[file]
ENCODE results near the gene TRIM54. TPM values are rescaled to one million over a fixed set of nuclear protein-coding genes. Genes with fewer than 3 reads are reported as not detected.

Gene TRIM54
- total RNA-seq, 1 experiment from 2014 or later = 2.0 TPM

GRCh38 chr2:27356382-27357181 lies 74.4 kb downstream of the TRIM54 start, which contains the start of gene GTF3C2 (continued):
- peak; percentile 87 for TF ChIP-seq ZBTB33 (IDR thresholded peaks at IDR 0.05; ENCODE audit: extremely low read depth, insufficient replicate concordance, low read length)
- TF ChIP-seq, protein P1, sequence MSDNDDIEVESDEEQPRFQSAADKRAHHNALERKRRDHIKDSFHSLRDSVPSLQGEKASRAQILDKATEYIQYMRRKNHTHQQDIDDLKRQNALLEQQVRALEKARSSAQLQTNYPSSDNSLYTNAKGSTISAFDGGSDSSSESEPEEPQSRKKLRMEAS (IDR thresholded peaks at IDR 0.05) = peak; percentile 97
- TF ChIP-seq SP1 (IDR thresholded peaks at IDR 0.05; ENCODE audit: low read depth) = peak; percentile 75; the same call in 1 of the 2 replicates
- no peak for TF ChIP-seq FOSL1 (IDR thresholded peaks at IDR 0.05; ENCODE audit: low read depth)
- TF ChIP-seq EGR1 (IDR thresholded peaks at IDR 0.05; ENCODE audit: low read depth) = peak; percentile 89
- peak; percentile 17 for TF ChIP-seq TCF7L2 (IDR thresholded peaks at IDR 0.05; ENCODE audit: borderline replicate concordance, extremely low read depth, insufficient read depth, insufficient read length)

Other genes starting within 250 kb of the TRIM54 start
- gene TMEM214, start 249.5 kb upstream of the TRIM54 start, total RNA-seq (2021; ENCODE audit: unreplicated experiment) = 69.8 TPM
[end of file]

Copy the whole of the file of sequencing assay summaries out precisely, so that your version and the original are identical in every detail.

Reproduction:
ENCODE results near the gene TRIM54. TPM values are rescaled to one million over a fixed set of nuclear protein-coding genes. Genes with fewer than 3 reads are reported as not detected.

Gene TRIM54
- total RNA-seq, 1 experiment from 2014 or later = 2.0 TPM

GRCh38 chr2:27356382-27357181 lies 74.4 kb downstream of the TRIM54 start, which contains the start of gene GTF3C2 (continued):
- peak; percentile 87 for TF ChIP-seq ZBTB33 (IDR thresholded peaks at IDR 0.05; ENCODE audit: extremely low read depth, insufficient replicate concordance, low read length)
- TF ChIP-seq, protein P1, sequence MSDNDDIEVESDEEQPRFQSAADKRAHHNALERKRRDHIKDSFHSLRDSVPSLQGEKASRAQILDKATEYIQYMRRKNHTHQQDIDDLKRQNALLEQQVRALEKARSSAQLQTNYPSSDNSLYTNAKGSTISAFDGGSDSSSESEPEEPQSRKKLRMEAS (IDR thresholded peaks at IDR 0.05) = peak; percentile 97
- TF ChIP-seq SP1 (IDR thresholded peaks at IDR 0.05; ENCODE audit: low read depth) = peak; percentile 75; the same call in 1 of the 2 replicates
- no peak for TF ChIP-seq FOSL1 (IDR thresholded peaks at IDR 0.05; ENCODE audit: low read depth)
- TF ChIP-seq EGR1 (IDR thresholded peaks at IDR 0.05; ENCODE audit: low read depth) = peak; percentile 89
- peak; percentile 17 for TF ChIP-seq TCF7L2 (IDR thresholded peaks at IDR 0.05; ENCODE audit: borderline replicate concordance, extremely low read depth, insufficient read depth, insufficient read length)

Other genes starting within 250 kb of the TRIM54 start
- gene TMEM214, start 249.5 kb upstream of the TRIM54 start, total RNA-seq (2021; ENCODE audit: unreplicated experiment) = 69.8 TPM